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Sensor-Driven Inverse Zone Fire Model



William D. Davis, Glenn P. Forney


As sensor use in buildings becomes more wide spread, it is possible to use this information as input to an inverse fire model in order to enhance the value of the information available from sensors in both fire and non-fire conditions. Typical fire models use the heat release rate (HRR) of the fire as an input and sensor outputs are calculated. An inverse fire model uses sensor signals as inputs in order to estimate the HRR of the fire. An inverse zone fire model is being developed at NIST to be used in conjunction with the NIST Virtual Cybernetic Building Testbed to investigate the feasibility of such a model. Version 1.1 of this model uses ceiling jet algorithms for temperature and smoke concentration to convert the signals from heat and smoke detectors to HRR. A version of CFAST is then used to obtain layer temperatures and depths for the room of fire origin as well as surrounding rooms. Details of the ceiling jet algorithms for smoke concentration and temperature will be discussed and an example of the predictive capabilities of the inverse zone fire model will be demonstrated.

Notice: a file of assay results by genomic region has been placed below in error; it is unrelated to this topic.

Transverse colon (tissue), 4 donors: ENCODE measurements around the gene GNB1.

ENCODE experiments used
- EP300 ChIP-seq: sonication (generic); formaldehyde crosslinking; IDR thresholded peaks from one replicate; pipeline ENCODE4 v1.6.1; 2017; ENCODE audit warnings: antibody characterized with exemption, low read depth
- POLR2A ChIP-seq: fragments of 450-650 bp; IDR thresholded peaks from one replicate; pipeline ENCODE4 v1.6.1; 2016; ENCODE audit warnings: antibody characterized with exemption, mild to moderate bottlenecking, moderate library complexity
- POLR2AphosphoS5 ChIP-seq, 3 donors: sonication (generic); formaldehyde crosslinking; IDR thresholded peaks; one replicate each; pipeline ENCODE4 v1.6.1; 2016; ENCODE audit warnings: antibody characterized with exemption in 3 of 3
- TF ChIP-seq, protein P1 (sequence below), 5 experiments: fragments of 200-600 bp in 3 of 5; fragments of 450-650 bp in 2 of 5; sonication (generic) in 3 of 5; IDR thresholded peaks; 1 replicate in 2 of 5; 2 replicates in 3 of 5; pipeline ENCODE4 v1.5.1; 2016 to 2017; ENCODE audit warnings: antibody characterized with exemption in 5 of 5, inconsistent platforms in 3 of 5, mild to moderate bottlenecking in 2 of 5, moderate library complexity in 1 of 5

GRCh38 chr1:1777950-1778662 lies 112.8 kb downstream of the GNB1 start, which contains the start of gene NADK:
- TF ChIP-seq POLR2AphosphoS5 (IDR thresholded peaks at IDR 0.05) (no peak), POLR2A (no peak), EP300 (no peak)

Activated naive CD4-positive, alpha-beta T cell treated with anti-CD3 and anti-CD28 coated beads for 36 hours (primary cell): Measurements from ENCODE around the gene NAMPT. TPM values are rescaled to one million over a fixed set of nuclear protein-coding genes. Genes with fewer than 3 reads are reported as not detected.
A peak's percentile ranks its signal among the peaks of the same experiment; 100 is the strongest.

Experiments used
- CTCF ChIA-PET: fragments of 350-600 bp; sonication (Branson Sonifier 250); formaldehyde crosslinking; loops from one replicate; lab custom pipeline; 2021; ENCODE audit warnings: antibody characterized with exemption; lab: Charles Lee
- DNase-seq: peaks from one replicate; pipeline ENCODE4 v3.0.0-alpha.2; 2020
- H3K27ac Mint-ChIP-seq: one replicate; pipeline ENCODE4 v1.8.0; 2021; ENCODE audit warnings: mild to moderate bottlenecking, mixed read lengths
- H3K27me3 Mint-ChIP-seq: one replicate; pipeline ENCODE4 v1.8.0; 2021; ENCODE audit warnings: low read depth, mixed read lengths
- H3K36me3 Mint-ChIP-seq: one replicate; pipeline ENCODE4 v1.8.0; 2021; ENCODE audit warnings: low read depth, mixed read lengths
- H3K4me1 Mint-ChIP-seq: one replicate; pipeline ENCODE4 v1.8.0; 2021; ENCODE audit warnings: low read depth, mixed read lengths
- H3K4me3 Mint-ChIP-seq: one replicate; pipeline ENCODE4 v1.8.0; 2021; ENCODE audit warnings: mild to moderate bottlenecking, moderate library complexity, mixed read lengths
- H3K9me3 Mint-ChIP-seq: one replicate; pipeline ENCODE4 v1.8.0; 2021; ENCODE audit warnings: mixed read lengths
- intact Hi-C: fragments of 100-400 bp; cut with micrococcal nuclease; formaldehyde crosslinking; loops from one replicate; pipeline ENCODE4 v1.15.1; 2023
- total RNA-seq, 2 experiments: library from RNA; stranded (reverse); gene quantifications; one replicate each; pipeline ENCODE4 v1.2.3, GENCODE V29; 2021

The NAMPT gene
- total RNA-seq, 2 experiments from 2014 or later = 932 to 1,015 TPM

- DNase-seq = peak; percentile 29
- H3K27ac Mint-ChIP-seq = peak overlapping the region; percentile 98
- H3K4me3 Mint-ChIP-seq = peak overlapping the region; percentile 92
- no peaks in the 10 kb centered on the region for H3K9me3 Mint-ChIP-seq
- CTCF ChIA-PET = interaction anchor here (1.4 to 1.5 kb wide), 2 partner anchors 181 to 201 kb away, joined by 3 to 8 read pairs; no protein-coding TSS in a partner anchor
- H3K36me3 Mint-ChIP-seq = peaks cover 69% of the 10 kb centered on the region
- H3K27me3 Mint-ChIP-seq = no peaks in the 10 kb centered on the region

Proceedings Title
Fire Protection Research Foundation
Conference Dates
February 23-25, 2000
Conference Location
Orlando, FL
Conference Title
Research and Practice: Bridging the Gap. Fire Suppression and Detection Research Application Symposium


fire suppression, predictive models, fire detection, fire research, fire safety, fire protection, zone models, fire models, sensors, heat release rate, ceiling jets, temperature, smoke, fire hazards


Davis, W. and Forney, G. (2000), Sensor-Driven Inverse Zone Fire Model, Fire Protection Research Foundation, Orlando, FL (Accessed April 23, 2024)
Created February 23, 2000, Updated February 19, 2017